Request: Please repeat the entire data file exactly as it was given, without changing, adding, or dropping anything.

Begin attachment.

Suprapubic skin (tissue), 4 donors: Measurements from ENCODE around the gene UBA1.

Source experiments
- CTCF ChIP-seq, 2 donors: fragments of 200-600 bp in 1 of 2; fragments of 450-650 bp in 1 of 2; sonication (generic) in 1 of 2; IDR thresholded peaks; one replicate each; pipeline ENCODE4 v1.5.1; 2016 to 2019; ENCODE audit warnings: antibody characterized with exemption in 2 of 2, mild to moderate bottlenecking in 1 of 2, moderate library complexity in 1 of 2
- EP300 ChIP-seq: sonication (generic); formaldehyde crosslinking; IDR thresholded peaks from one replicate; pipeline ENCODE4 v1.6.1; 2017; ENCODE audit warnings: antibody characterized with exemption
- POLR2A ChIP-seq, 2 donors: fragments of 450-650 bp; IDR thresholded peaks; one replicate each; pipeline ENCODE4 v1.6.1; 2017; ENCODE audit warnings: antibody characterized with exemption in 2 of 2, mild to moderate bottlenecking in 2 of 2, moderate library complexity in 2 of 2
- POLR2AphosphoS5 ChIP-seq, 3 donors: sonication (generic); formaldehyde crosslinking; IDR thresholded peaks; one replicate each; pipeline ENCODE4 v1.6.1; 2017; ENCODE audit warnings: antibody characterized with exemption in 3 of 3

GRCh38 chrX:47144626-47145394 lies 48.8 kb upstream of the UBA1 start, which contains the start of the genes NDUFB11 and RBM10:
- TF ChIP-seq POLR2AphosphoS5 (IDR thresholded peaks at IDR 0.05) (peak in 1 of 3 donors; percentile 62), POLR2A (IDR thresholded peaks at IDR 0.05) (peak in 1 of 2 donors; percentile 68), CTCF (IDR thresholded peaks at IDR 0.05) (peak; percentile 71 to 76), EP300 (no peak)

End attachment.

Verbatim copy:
Suprapubic skin (tissue), 4 donors: Measurements from ENCODE around the gene UBA1.

Source experiments
- CTCF ChIP-seq, 2 donors: fragments of 200-600 bp in 1 of 2; fragments of 450-650 bp in 1 of 2; sonication (generic) in 1 of 2; IDR thresholded peaks; one replicate each; pipeline ENCODE4 v1.5.1; 2016 to 2019; ENCODE audit warnings: antibody characterized with exemption in 2 of 2, mild to moderate bottlenecking in 1 of 2, moderate library complexity in 1 of 2
- EP300 ChIP-seq: sonication (generic); formaldehyde crosslinking; IDR thresholded peaks from one replicate; pipeline ENCODE4 v1.6.1; 2017; ENCODE audit warnings: antibody characterized with exemption
- POLR2A ChIP-seq, 2 donors: fragments of 450-650 bp; IDR thresholded peaks; one replicate each; pipeline ENCODE4 v1.6.1; 2017; ENCODE audit warnings: antibody characterized with exemption in 2 of 2, mild to moderate bottlenecking in 2 of 2, moderate library complexity in 2 of 2
- POLR2AphosphoS5 ChIP-seq, 3 donors: sonication (generic); formaldehyde crosslinking; IDR thresholded peaks; one replicate each; pipeline ENCODE4 v1.6.1; 2017; ENCODE audit warnings: antibody characterized with exemption in 3 of 3

GRCh38 chrX:47144626-47145394 lies 48.8 kb upstream of the UBA1 start, which contains the start of the genes NDUFB11 and RBM10:
- TF ChIP-seq POLR2AphosphoS5 (IDR thresholded peaks at IDR 0.05) (peak in 1 of 3 donors; percentile 62), POLR2A (IDR thresholded peaks at IDR 0.05) (peak in 1 of 2 donors; percentile 68), CTCF (IDR thresholded peaks at IDR 0.05) (peak; percentile 71 to 76), EP300 (no peak)